The lottery is a game of chance where people buy tickets for a chance to win a prize. It has a long history in many countries and is often considered as a painless form of taxation. The word lottery probably derives from the Dutch noun lot, meaning “fate” or “fate’s choice.” Lotteries are played for a variety of purposes including public usages, education, and other social services. In colonial era America, lotteries raised money for public works projects such as paving streets and building wharves. Benjamin Franklin even sponsored a lottery to raise money for cannons to defend Philadelphia during the American Revolution.
Shirley Jackson’s short story The Lottery takes place in a rural American town where traditions and rituals dominate the lives of its citizens. The villagers believe that their participation in the lottery will bring rain for a good harvest. They also believe that the act of buying a ticket and praying for success is a morally acceptable action because they are following an established tradition. This belief is consistent with utilitarianism, the view that one should choose an action or policy that maximizes the amount of good done for others.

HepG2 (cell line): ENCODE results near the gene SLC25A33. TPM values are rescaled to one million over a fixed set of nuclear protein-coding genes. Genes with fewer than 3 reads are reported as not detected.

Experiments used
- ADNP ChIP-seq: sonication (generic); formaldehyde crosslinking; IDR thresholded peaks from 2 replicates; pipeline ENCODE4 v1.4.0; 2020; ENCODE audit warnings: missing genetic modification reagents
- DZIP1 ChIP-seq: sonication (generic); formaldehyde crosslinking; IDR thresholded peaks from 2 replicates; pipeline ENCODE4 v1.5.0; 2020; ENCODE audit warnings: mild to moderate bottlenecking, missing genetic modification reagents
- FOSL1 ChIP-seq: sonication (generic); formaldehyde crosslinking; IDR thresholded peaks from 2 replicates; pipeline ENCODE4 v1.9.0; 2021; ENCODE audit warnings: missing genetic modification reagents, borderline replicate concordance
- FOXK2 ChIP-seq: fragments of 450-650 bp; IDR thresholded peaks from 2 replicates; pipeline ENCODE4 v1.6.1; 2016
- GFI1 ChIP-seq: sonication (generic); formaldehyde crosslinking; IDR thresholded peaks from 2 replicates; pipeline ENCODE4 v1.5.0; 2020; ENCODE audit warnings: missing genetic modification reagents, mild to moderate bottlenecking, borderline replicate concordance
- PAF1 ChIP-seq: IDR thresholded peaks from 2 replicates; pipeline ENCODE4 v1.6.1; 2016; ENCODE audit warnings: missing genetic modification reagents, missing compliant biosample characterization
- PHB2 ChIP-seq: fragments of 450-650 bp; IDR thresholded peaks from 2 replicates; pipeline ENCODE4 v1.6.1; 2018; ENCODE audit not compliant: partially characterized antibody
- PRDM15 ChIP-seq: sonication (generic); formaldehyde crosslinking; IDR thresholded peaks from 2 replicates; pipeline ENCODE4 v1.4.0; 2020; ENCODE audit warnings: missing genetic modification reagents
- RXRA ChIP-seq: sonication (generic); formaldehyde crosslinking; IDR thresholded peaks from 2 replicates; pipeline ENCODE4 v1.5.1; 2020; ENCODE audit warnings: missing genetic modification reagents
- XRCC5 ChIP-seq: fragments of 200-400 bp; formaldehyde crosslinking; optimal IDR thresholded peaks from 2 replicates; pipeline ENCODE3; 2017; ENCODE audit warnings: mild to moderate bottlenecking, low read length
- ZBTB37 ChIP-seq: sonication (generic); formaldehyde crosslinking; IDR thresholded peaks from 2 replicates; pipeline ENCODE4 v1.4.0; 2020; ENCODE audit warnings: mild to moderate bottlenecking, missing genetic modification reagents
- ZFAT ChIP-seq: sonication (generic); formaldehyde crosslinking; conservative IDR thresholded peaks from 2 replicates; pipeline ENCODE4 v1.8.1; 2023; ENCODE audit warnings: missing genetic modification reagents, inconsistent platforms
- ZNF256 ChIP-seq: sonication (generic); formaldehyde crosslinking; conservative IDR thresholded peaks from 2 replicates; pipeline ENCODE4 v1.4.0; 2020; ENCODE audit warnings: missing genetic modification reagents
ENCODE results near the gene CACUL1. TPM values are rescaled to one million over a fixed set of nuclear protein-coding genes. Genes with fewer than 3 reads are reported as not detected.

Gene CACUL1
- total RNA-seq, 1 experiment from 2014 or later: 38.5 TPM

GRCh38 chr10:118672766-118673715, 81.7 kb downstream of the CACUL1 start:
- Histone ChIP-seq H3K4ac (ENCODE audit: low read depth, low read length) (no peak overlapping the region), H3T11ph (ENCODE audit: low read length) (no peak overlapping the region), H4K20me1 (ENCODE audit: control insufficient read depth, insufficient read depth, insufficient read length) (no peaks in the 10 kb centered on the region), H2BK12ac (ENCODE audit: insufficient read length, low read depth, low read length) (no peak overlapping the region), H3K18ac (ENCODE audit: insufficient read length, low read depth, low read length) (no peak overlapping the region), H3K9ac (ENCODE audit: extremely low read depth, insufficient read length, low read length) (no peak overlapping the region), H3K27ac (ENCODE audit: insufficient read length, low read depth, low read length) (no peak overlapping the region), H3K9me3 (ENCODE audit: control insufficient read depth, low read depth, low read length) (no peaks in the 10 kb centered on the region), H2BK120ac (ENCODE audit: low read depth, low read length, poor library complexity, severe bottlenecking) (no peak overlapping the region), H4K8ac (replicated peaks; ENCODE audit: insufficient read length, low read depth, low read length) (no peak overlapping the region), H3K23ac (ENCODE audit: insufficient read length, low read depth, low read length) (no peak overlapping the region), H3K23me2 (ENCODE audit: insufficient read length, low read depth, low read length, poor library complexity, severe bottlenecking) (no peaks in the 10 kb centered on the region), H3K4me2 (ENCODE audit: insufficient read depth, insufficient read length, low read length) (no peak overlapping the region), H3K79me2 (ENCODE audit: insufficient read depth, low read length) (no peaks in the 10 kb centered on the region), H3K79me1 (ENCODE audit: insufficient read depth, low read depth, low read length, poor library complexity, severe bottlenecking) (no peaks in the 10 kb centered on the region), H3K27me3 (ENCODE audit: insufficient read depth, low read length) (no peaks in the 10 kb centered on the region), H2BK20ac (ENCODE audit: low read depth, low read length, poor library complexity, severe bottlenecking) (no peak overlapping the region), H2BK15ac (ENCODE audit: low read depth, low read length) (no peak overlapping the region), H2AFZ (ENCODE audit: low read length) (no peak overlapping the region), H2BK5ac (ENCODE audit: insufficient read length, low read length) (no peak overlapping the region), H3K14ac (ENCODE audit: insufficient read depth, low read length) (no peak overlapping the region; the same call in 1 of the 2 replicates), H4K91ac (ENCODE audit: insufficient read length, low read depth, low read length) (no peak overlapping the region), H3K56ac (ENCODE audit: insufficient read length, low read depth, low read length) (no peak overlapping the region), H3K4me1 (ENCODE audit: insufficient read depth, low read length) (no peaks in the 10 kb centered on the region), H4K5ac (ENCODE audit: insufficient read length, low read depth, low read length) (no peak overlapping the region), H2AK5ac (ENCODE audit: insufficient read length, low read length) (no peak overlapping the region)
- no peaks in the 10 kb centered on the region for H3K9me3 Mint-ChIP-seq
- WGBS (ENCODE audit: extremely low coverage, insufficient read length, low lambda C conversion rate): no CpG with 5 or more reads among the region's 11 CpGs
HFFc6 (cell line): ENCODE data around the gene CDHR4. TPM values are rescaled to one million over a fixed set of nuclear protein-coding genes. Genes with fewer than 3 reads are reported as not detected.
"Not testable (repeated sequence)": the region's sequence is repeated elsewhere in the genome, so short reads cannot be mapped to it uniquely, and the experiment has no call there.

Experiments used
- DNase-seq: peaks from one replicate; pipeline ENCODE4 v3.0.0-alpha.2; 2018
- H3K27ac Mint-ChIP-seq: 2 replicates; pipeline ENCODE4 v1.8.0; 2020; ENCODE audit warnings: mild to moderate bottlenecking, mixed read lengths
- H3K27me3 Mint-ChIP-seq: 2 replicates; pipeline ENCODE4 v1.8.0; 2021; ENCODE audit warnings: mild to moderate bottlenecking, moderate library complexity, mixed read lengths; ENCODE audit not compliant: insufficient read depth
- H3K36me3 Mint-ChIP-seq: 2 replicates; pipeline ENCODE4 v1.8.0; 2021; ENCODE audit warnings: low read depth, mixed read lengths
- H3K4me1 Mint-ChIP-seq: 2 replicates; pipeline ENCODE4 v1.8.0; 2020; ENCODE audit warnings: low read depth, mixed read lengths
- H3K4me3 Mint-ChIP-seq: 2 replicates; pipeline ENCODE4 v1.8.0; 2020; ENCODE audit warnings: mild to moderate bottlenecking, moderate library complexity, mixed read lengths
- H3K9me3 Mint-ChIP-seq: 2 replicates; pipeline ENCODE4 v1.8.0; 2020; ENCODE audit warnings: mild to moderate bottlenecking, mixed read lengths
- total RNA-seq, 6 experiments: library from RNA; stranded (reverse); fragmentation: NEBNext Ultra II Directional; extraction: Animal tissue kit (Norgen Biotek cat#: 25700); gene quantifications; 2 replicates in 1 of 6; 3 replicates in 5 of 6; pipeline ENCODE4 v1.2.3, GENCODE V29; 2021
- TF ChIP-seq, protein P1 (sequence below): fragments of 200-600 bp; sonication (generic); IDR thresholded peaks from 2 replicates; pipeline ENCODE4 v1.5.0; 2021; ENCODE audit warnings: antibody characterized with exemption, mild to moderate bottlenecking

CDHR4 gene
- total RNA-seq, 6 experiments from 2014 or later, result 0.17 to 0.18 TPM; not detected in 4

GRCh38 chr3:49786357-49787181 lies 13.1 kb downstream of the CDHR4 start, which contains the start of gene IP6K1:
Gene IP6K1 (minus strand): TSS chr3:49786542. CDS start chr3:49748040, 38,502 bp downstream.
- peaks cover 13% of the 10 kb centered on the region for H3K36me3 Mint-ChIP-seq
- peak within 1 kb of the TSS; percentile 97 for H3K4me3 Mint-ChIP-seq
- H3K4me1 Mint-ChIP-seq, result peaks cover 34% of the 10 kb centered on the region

Lottery proceeds are often cited as a way for state governments to expand their programs without raising taxes on the working class and middle classes. This was an argument that worked especially well in the immediate post-World War II period, when states were trying to provide a wide range of new benefits to their populations while keeping taxes low or even eliminating them altogether. But recent studies have shown that the popularity of lotteries is not related to the objective fiscal condition of a state.